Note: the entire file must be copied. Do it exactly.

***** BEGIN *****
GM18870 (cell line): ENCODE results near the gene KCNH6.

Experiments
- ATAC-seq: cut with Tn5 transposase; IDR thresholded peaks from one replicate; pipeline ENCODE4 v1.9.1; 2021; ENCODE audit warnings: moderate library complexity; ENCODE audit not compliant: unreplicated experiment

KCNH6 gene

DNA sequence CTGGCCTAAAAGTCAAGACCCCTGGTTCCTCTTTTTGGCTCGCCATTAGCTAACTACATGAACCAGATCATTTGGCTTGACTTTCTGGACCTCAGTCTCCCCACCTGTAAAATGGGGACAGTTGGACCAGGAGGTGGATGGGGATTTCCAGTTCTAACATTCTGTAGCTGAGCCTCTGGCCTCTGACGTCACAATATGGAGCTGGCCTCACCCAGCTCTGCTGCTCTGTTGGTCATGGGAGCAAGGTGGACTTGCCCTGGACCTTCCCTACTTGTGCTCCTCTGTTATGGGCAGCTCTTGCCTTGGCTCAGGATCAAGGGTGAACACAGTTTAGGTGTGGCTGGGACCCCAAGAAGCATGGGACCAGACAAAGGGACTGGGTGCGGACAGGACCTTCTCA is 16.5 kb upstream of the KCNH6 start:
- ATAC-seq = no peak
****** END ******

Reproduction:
GM18870 (cell line): ENCODE results near the gene KCNH6.

Experiments
- ATAC-seq: cut with Tn5 transposase; IDR thresholded peaks from one replicate; pipeline ENCODE4 v1.9.1; 2021; ENCODE audit warnings: moderate library complexity; ENCODE audit not compliant: unreplicated experiment

KCNH6 gene

DNA sequence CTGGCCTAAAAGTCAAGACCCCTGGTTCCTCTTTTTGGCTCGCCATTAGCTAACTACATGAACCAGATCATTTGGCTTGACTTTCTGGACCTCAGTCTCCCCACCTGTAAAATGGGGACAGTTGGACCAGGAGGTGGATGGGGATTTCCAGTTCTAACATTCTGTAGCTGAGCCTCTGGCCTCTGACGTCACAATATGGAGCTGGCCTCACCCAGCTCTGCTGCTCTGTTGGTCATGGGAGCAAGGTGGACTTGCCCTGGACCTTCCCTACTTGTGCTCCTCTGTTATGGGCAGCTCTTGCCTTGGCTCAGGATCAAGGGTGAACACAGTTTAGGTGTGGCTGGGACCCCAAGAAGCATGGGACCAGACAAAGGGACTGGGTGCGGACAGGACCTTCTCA is 16.5 kb upstream of the KCNH6 start:
- ATAC-seq = no peak